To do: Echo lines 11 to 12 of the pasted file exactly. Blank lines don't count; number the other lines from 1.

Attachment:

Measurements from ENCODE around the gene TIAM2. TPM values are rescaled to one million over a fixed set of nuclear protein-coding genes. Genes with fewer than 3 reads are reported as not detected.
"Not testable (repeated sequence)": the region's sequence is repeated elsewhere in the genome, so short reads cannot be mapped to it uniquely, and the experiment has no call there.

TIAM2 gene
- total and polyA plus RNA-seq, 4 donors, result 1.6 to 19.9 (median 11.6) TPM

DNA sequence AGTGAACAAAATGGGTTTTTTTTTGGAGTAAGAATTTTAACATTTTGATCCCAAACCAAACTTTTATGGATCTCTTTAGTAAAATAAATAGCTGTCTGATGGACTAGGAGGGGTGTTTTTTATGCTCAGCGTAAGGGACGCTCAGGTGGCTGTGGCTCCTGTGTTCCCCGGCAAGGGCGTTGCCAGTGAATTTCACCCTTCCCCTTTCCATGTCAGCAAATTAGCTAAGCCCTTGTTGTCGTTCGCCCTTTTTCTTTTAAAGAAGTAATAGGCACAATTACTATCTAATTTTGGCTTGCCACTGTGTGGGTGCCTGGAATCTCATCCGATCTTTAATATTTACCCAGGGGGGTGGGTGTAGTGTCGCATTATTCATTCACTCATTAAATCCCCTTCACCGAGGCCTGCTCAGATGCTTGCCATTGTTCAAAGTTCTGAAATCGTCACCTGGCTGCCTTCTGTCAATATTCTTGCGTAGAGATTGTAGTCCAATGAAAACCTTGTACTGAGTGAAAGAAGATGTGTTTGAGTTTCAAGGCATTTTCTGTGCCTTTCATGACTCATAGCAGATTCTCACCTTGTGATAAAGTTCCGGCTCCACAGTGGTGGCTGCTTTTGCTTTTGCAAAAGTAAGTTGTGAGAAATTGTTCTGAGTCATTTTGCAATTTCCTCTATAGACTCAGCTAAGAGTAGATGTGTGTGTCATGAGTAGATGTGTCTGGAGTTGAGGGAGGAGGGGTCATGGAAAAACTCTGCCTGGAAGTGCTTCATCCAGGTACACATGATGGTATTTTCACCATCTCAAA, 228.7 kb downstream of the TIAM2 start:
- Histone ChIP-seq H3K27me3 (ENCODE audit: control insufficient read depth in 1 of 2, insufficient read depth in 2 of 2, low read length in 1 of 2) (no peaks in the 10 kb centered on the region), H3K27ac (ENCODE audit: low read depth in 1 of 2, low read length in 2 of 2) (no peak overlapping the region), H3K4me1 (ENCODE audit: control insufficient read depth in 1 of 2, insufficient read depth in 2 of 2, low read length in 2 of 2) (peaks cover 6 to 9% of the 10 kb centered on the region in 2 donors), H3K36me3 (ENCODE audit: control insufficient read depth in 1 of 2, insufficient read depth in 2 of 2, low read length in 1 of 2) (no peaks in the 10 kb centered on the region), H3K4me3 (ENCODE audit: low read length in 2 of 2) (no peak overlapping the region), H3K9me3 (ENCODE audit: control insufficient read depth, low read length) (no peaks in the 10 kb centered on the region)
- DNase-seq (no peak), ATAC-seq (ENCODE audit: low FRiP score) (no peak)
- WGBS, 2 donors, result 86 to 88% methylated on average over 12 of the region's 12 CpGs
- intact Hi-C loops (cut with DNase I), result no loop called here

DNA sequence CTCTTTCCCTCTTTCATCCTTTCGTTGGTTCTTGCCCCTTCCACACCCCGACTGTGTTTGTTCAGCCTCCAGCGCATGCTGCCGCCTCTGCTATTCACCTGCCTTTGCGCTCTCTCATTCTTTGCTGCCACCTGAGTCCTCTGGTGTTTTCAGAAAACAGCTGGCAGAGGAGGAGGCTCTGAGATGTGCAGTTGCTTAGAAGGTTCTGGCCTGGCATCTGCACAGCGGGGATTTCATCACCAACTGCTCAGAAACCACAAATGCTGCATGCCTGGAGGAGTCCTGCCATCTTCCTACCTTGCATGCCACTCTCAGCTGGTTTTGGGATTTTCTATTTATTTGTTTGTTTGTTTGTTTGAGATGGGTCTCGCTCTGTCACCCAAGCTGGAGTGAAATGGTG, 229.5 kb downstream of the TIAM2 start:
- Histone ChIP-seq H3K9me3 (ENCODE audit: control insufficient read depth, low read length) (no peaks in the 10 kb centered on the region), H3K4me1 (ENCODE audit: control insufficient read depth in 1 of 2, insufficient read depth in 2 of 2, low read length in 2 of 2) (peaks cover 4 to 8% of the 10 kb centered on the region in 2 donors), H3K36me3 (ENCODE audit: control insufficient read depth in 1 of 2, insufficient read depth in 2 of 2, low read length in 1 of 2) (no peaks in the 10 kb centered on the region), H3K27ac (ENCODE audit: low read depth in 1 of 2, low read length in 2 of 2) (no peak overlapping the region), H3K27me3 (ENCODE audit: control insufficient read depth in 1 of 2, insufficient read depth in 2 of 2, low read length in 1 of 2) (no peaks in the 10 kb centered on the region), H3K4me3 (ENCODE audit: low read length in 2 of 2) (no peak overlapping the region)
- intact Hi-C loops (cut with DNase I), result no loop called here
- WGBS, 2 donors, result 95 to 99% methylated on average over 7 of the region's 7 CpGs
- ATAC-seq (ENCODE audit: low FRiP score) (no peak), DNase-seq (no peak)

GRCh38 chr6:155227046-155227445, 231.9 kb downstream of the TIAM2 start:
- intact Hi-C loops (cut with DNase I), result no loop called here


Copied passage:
- Histone ChIP-seq H3K9me3 (ENCODE audit: control insufficient read depth, low read length) (no peaks in the 10 kb centered on the region), H3K4me1 (ENCODE audit: control insufficient read depth in 1 of 2, insufficient read depth in 2 of 2, low read length in 2 of 2) (peaks cover 4 to 8% of the 10 kb centered on the region in 2 donors), H3K36me3 (ENCODE audit: control insufficient read depth in 1 of 2, insufficient read depth in 2 of 2, low read length in 1 of 2) (no peaks in the 10 kb centered on the region), H3K27ac (ENCODE audit: low read depth in 1 of 2, low read length in 2 of 2) (no peak overlapping the region), H3K27me3 (ENCODE audit: control insufficient read depth in 1 of 2, insufficient read depth in 2 of 2, low read length in 1 of 2) (no peaks in the 10 kb centered on the region), H3K4me3 (ENCODE audit: low read length in 2 of 2) (no peak overlapping the region)
- intact Hi-C loops (cut with DNase I), result no loop called here